I basically watched 47 Meters Down to convince myself not to spend money on the sequel (which turns out has nothing to do with the first one except they're both underwater survival flicks with shark jump scares, so I might not have bothered). Mission accomplished, though it provides a fair distraction. It's just not much of a story, is all. There's only one character with much of a background, and that's Mandy Moore, the "most boring" of two sisters who is goaded into getting in a cage and dropped into a feeding frenzy with her adventurous sibling, despite her (well-rendered) panic attacks. There's no much of an arc, even for her, and I feel like the movie really needed more of an epilogue to bring us back from its third act, which jerks us around like it's a shark that has us by the leg. All the other characters are pure vanilla, with nothing to bring but their function in the situation, even Matthew Modine who, as the dodgy boat captain, isn't much more than an exposition machine. And the sharks are just kind of there, sometimes aggressive killers, sometimes completely absent, as the script demands. Interesting problem, but because the film doesn't play fair with the audience, I can't really recommend it to anyone but the most ardent fans of the subgenre.

Mister Roberts isn't as edgy, but it feels a lot like the Navy version of M*A*S*H, with its P.A. announcements, enlisted personnel filling the boring waiting periods with shenanigans, and in Henry Fonda's title character, someone who writes weekly letters to get transferred away (shades of Klinger's Section 8 schemes). Mr. Roberts' problem is that he wants to see action, but he's trapped on a supply ship run by an unreasonable James Cagney and a crew that grows more and more frustrated as the war goes on. There's light comedy throughout and the film makes use of a wide cast, though the only real support players are the wonderful William Powell, at the end of his career, and Jack Lemon, at the start of his (and yet he feels fully-formed as a performer). It's almost like a passing of the torch. So a very watchable film, with real heart, but quite decompressed. Every scene goes on a bit too long or has a little too much air in it, so where it would be a cracker at 90-100 minutes, it feels overlong at 123. But in a way, that reproduces the sailors' experience, doesn't it?

In The African Queen, Humphrey Bogart and Katharine Hepburn go down an African river to escape WWI German troops, but also - and I never think this self-imposed mission is ever justified - sink a German boat patrolling the lake down-river. It's an adventure film, so a bit of a picaresque - never my favorite story structure (it's just one damn thing after another), but we're really watching this unlikely couple fall in love, so it didn't bother me too much. Bogart is symbolically associated with the wilderness, imitating animals even when he doesn't mean to, while Hepburn is a prim minister's sister and serves as catalyst for his spiritual betterment. But his wildness changes her too, unfetters her. We really are watching an osmosis of sorts, the evolution of a relationship in a pressure cooker (at this is a steam ship, after all). There's certainly something more going on under the surface and I like that, and my expectations were nicely confounded by the two leads not exactly playing to type. And it ends on a wonderfully romantic moment as well.

A Fistful of Dynamite (AKA, ridiculously, Duck, You Sucker) is, on the surface of it, Sergio Leone's take on Butch Cassidy and the Sundance Kid - even Morricone's score seems inspired by it - but it's also a great master confidently playing around with tropes and defying expectations. As the weird score suggests - Morricone uses electronic sounds and silly voices in it - this is a (black) comedy dressed up as an action epic set with tragic leanings. It's just so much fun watching Rod Steiger's bestial Mexican bandit never get what he wants. He and James Coburn's dynamite-happy Irish terrorist are terrific, starting almost as parodies, and gaining more and more humanity as the film progresses. And above all, this is a very visual film. Leone loves extreme close-ups, and lingering on looks for longer than anyone might expect. It makes for a long film, but a lush and beautiful one. And man, all those explosions! My only complaint is that some of the accents made certain lines hard to decipher. When discussing Leone's oeuvre, this one should come up a lot more.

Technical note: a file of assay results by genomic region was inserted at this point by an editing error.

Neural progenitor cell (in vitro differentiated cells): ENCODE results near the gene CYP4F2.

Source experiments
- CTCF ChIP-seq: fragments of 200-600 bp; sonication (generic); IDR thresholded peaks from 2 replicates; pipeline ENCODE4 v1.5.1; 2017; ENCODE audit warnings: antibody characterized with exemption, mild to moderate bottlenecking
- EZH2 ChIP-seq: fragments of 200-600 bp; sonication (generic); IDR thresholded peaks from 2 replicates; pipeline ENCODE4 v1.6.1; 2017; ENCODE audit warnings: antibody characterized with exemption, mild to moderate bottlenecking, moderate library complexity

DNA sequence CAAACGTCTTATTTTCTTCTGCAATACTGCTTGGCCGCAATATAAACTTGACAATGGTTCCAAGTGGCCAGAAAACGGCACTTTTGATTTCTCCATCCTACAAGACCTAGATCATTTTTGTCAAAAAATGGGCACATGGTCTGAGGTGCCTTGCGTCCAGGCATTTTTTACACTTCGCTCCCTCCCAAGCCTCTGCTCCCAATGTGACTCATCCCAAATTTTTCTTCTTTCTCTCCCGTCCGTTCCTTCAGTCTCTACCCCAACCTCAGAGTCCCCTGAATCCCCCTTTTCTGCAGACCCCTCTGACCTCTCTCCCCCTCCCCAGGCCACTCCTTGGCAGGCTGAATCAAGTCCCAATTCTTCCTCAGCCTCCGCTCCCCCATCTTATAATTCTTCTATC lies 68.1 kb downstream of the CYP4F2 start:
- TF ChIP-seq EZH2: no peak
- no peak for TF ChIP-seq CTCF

Just getting into Buster Keaton, but I can see why people think he is more technically proficient than Chaplin, but lacks his humanity. It's his lack of facial expressions, probably. But yes, in terms of film-making, Keaton is really very precise. Case in point, 1926's Battling Butler (that's the same year, in which he plays a rich bachelor who falls in love while on a "camping" trip, but gets mistaken for his namesake, a violent boxer. Shenanigans ensue. I've read people think of this as a mid-tier effort, but I quite like it. It's not gag-heavy, but it makes up for it with a good story that has a couple twists and isn't reliant on some kind of tangential set piece to pad things out, as is so often the case in silent comedies. And if Keaton isn't very expressive, he's very well supported by the sweet Sally O'Neil and the film's true MVP, Snitz Edwards as another "battling butler" (no caps, though I realize he's more appropriately credited as a "valet"). A fun romcom that doesn't always go the way you think. Happily so!

Getting into trouble trying to impress a girl seems to be THE standard Buster Keaton plot, and so it is with The Cameraman. He plays an unassuming photographer who gets into the news reel game to impress a secretary at just such a business. When he's doing the inept but heroic cameraman shtick, it works. The second act, an extended date with his beloved, while not without its charms, doesn't interest me as much. It's really just a sequence of events that show how absolutely inconsiderate and rude people are in the big city, to the point where the setting irritates me and I can't enjoy the comedy. I would have personally excised the gurning cop, and trained monkey stuff has never been my cup of tea. I was all set to call this one over-rated when the well-directed third act kicked in, filled with action and various twists (and yes, strong monkey acting, I admit it). Though I was impatient with the middle there, the movie left me in a good mood.